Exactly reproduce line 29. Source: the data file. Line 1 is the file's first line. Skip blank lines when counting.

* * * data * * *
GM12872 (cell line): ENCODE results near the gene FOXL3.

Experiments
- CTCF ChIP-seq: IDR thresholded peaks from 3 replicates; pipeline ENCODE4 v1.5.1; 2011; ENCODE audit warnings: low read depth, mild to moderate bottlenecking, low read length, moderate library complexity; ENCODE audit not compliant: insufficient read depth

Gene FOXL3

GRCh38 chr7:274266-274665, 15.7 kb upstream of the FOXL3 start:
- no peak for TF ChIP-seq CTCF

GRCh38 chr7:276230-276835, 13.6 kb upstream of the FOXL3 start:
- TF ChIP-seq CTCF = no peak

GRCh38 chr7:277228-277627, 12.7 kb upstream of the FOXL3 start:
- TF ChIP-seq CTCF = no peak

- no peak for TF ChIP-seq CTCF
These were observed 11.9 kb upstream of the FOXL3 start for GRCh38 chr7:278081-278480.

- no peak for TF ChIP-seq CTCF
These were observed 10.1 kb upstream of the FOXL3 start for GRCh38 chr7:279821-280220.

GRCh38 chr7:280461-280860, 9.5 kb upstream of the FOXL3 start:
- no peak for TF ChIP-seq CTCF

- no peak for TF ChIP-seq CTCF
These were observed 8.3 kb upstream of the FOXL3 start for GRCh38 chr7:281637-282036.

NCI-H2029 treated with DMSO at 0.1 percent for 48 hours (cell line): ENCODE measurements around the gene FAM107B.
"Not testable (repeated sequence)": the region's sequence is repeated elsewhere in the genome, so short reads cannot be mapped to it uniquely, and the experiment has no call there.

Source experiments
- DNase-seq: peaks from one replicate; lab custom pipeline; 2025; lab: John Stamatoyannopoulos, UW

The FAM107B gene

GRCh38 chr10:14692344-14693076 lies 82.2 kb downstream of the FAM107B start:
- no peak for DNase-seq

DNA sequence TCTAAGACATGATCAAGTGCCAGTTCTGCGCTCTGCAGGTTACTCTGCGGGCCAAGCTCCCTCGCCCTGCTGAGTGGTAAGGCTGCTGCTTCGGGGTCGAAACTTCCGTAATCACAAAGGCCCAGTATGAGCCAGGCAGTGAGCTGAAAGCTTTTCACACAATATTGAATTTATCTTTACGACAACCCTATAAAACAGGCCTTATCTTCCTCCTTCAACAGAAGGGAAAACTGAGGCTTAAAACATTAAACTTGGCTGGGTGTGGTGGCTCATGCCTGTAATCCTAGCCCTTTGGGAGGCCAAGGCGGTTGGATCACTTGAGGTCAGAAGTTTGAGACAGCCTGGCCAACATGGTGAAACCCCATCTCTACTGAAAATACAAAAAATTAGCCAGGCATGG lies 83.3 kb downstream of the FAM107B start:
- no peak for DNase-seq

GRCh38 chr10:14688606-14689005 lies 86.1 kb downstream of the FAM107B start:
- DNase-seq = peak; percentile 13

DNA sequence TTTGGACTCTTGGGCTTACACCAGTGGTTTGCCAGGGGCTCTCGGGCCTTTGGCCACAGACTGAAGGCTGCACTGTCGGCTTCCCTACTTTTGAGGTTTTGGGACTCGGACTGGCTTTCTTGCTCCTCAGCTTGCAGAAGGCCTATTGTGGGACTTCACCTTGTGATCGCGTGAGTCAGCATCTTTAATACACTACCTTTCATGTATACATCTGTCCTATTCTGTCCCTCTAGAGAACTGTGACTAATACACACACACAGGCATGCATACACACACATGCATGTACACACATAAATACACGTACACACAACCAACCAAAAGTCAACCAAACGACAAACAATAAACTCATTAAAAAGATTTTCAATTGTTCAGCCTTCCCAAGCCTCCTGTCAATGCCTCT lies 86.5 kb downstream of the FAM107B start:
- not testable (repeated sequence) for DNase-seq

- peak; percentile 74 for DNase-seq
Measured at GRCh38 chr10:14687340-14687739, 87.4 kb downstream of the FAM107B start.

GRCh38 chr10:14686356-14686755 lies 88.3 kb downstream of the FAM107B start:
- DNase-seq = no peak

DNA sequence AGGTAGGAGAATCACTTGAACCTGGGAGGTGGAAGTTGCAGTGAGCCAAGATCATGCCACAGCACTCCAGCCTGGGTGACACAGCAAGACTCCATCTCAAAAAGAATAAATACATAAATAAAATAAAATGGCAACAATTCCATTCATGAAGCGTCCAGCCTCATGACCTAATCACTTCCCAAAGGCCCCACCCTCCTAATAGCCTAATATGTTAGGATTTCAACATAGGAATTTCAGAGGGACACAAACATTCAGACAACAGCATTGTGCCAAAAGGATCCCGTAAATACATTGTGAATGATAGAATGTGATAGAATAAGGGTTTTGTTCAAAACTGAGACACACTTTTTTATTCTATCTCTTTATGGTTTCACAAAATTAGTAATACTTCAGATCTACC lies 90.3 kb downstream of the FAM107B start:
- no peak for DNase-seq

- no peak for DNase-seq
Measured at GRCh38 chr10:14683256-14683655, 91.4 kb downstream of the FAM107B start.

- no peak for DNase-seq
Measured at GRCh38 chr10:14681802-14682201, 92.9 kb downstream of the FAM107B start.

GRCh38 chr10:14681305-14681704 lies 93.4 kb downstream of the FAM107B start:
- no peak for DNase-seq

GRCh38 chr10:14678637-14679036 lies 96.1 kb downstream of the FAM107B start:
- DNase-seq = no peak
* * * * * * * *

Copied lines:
- DNase-seq = peak; percentile 13